Keaton developed a distinctive comic style which merged slapstick with a sophisticated sense of visual absurdity, and often included gags which made the most of the film medium, involving props, sets, and visual trickery that would have been impossible on the vaudeville stage. Keaton also developed his personal visual trademark, an unsmiling deadpan demeanor which made his epic-scale gags even funnier. Beginning with his first solo short subjects in 1920, The High Sign and One Week, Keaton became a major star, and after a series of successful two-reelers, including Cops and The Balloonatic, Keaton moved up to feature-length comedies in 1923 with the farcical The Three Ages. Keaton reached the peak of his craft with the features which followed, including Sherlock Jr., Seven Chances, The Navigator, Steamboat Bill, Jr., and the Civil War comedy The General, now universally regarded as Keaton's masterpiece.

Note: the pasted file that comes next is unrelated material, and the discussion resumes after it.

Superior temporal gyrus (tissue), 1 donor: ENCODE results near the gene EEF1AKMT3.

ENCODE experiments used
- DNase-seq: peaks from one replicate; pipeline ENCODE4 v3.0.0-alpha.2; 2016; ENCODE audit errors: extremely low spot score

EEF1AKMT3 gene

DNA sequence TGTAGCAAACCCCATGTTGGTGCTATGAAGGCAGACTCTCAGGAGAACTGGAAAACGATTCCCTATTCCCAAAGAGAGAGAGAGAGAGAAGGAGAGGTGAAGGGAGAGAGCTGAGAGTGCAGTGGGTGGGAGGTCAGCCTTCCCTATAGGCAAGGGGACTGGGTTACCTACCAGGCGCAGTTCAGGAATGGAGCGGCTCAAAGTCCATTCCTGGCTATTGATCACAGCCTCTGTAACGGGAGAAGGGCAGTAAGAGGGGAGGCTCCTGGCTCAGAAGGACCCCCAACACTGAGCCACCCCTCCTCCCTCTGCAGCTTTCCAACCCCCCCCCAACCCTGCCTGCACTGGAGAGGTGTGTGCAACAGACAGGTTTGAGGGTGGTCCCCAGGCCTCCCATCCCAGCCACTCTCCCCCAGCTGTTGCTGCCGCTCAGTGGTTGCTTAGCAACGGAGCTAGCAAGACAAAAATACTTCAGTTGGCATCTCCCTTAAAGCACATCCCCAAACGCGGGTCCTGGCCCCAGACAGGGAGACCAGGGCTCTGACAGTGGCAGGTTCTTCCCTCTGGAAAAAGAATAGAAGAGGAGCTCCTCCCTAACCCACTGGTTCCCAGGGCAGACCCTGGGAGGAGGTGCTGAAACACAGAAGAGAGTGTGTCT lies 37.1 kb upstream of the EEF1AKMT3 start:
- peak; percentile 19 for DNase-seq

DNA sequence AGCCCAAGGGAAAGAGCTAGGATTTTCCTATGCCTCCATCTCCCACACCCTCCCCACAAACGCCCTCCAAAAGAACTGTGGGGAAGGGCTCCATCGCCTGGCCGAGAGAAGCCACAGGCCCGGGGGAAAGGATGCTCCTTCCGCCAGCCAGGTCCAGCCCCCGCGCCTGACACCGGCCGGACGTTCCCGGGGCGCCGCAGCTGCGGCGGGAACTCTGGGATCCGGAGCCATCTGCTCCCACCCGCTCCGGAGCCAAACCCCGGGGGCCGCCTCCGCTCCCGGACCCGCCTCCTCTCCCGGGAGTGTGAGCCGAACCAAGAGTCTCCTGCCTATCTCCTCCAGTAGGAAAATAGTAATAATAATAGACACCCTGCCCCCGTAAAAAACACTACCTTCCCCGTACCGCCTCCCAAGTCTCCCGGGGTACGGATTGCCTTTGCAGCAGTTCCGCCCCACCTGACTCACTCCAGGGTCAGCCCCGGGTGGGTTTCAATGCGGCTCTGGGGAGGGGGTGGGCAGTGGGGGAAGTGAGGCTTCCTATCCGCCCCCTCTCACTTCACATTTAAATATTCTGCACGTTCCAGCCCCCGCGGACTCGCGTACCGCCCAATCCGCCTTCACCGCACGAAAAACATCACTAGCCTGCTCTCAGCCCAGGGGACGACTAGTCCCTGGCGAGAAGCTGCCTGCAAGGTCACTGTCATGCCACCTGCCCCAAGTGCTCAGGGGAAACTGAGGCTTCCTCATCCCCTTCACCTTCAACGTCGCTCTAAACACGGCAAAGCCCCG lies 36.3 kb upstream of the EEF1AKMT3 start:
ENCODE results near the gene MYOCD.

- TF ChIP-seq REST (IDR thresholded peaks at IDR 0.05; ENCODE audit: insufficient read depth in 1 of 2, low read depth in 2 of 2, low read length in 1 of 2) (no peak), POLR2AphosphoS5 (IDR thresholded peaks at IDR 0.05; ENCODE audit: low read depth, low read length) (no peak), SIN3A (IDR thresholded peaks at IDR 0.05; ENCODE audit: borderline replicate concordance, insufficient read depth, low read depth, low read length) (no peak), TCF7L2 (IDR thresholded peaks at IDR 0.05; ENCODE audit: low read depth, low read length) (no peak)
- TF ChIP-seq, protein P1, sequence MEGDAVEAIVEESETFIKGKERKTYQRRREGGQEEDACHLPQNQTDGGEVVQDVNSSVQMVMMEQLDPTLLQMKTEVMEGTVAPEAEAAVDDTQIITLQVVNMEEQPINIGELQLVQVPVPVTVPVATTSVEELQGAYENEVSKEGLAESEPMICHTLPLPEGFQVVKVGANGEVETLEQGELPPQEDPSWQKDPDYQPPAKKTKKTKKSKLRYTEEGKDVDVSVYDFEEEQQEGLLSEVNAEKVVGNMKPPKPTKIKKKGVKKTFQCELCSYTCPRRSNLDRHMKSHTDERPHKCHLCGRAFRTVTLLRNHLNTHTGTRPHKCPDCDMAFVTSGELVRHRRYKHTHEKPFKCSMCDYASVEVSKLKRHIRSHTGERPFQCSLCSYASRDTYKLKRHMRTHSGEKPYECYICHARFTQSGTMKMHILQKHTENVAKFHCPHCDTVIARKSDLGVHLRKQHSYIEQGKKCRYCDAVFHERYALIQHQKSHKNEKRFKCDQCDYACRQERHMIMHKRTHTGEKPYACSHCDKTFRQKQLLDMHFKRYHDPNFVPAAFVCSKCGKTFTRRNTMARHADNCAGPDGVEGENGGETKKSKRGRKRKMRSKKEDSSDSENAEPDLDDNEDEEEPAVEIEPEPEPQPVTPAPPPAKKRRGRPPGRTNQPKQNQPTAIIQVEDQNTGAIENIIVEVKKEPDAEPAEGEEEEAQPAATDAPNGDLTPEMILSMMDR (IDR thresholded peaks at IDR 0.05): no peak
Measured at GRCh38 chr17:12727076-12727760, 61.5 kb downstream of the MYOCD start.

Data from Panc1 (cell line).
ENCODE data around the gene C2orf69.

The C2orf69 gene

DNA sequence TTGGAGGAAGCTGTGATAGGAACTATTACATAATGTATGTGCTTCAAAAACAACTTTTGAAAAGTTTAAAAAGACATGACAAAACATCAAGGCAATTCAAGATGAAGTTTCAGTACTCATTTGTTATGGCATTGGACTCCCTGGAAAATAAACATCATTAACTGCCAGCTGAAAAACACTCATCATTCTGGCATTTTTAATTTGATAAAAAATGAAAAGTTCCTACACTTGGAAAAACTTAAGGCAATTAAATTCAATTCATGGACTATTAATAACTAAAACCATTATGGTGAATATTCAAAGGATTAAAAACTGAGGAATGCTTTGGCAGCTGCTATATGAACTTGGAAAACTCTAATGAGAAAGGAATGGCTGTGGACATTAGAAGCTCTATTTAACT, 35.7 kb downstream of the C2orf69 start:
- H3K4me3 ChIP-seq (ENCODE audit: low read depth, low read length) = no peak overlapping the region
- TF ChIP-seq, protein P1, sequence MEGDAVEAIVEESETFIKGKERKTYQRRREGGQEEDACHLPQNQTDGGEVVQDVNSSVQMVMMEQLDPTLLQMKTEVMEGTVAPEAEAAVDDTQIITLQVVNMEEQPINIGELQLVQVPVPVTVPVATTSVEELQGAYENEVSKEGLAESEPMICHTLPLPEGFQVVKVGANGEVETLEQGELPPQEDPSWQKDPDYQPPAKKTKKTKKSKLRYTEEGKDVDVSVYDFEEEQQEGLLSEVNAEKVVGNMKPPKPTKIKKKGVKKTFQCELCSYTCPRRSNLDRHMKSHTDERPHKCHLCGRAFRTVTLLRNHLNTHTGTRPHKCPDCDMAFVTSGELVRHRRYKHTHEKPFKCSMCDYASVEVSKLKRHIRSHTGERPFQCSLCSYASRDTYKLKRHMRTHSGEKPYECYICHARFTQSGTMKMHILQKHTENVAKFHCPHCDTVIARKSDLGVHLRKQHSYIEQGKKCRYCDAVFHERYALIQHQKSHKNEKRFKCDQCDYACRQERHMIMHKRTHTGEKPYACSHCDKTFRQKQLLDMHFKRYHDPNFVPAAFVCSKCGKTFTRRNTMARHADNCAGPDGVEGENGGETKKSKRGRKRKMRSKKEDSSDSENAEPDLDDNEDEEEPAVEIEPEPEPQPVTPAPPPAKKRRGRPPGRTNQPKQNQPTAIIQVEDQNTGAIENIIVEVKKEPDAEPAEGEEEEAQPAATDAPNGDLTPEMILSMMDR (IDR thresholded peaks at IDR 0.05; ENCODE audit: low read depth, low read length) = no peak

Independent producer Joseph M. Schenck was the man behind Fatty Arbuckle's comedies when Keaton came aboard, and they continued to work together when Keaton struck out on his own. Schenck believed in the comic's talent and allowed him to work without interference, resulting in a string of creative and popular triumphs. Then, in 1928 -- and with Keaton's approval -- Schenck sold his contract to the biggest studio in Hollywood, Metro Goldwyn Mayer. While Keaton's first vehicle for MGM, The Cameraman, was up to his usual high standards, he chafed at the studio's interference and insistence that the filmmaker work within the same boundaries as its other employees. With outside writers and directors controlling Keaton with a strong hand, his work suffered tremendously. Coupled with a crumbling marriage (to Natalie Talmadge, whom he wed in 1920), Keaton began to drink heavily. With the advent of sound, MGM seemed to have even less of an idea of what to do with the actor/director, and starred him in a series of second-rate comedies with Jimmy Durante, whose broad style did not mesh well with Keaton. By 1934, Keaton had hit bottom -- MGM fired him, declaring him unreliable after he refused to work on scripts he felt were inferior. His marriage to Talmadge had ended, and he impulsively (and while drunk) married Mae Scriven, a union that would last only three years. The IRS sued him for 28,000 dollars in back taxes. And his alcoholism had become so destructive that he was committed to a sanitarium, where he was placed in a straight jacket.